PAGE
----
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Coherence and connection between the good pond culture practice and the environment conscious management
Published April 11, 2007

According to the data indicating the decline and restructuring during the past decade, as well as the trend in the European Union member states, it can be expected that the role of traditional agriculture and fish production in direct rural employment decrease further. This also values those strategic directions for restructuring that will lead... fishculture from quantity driven to quality production along with sustainable development (i.e. environmental conscious production) and multifunctional farming. This way the economic and social tensions caused by the concentration of the production and labour output can be mitigated.
It is laid in the 1257/1999 Act on rural Development that farmers that enrol the agri-environmental scheme should follow the “Good Agricultural Practice” on the whole managed area. In case of agri-environmental schemes this is a precondition for which no grants are given.
The adaptation of “Good Agricultural Practice” in fishproduction,where it is called: “Good Pond Culture Practice” is considered important on the basis of the above mentioned. This programme is undertaken in co-operation with the Research Institute for Aquaculture, Fisheries and Irrigation, University of Debrecen, Faculty of Agricultural Economics and Rural Development and the Association of Hungarian Fish Farmers and Product Council.
The European Commission proposed the formulation of the European Fisheries and Aquaculture Fund (EFAF) for the period 2007-20013, which will replace the Financial Instruments for Fisheries Guidance (FIFG), but it also consists of several new elements and will be working differently, too. According to the proposal the budget for the Fund will be nearly 5 billion EUR (4963 million EUR). The development level of aquaculture and fisheries and the social and economic significance in the given member state will be considered when distributing the Fund between the Member States.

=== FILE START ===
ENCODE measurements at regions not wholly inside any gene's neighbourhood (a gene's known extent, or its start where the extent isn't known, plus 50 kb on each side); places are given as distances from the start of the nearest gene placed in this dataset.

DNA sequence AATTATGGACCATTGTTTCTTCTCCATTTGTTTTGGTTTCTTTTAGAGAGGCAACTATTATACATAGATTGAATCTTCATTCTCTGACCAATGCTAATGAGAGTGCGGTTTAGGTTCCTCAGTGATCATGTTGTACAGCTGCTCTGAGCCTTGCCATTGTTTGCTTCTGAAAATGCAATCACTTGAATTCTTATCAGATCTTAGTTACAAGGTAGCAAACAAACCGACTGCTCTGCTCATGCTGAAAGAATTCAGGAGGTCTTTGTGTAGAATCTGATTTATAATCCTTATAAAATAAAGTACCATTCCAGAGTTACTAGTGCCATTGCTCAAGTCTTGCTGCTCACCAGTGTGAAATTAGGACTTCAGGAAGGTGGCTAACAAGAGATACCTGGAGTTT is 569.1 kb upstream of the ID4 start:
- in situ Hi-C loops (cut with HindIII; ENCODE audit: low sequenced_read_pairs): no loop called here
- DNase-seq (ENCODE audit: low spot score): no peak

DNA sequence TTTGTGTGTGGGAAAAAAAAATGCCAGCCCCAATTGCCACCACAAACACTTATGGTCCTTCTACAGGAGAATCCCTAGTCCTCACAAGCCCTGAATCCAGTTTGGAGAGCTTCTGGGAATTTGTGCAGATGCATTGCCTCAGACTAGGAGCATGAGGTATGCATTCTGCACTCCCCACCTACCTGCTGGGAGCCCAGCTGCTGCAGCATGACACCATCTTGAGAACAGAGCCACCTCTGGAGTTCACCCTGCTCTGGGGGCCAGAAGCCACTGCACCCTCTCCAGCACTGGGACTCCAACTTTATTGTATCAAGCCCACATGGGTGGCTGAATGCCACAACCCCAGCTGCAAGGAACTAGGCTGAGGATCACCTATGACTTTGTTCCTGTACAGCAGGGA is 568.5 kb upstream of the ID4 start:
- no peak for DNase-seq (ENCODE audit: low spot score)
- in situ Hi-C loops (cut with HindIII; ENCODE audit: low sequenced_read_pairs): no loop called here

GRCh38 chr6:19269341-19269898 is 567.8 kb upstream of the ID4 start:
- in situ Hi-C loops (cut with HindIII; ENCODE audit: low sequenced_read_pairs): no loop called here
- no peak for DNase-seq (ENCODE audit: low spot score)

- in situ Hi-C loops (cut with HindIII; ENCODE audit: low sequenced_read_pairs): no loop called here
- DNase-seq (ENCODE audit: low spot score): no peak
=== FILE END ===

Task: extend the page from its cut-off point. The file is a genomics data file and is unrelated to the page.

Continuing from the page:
According to the plan the Fund is organised along five priority axes, of which the most important for the Hungarian fisheries sector is No. II: Aquaculture and the processing and marketing of aquaculture and fisheries products. The main measure areas are the followings:
1. investment support for aquaculture;
2. support for aquatic-environmental schemes;
3. environmental- and animal health issues;
4. investments in processing and marketing
In case of accessing support under measure area No. 2 farms are obliged to meet the requirements of the scheme beyond the “good management practice” for 5 years, which is to be supervised by the approved body of the Member State. For this reason our work is considered to be substantial.
Approval of the application of “Good Pond Culture Practice” is based on two elements: first the prevailing environmental and nature conservation regulations, as well as the list of controllable conditions in the new agri-environmental agreements are to be met. “Good Pond Culture Practice” are to be conducted on the whole farm area. Its main elements are:
- nutrition management,
- feeding,
- pond maintenance,
- stocking,
- harvesting,
- animal welfare (storage and over-wintering).

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Experiments on the Nutrient Removal and Retention of an Integrated Pond System
Published December 6, 2005

A combined intensive-extensive fishpond system developed for the purification and re-use of intensive fishpond effluent water was studied during a three-year experimental period. The investigated pond system consists of five small-size intensive culture ponds of 1 ha total water surface area with 1.5 m water depth and a 20 ha extensive culture ...pond with 1.0 m average water depth. The water was recirculated between the intensive and extensive ponds with around 60 days retention time in the extensive treatment pond.
Carbon, nitrogen and phosphorus budget and water purifying capacity were described and evaluated by means of regular measurements of nutrient concentrations in the water and sediment. During the three-year test period, 81.5% of organic carbon, 54.7% of nitrogen and 72.2% of phosphorus were retained by the system as a percentage of the total input of each nutrient. A significant amount of the total nitrogen input was removed by the harvested fish, which was much higher than in traditional fishponds or intensive fish culture systems. The efficiency of nutrient removal is clearly indicated by the 27.3% nitrogen assimilation.
Only a small percentage of the total nutrient input was discharged into the environment during fish harvest, which was 9.0% for organic carbon, 13.2% for nitrogen and 12.1% for phosphorus. The combination of intensive and extensive fishponds with water recirculation resulted in significant reduction of nutrient discharge into the surrounding aquatic environment, primarily due to the high nutrient processing and retention capacity of the extensive fishpond ecosystem.

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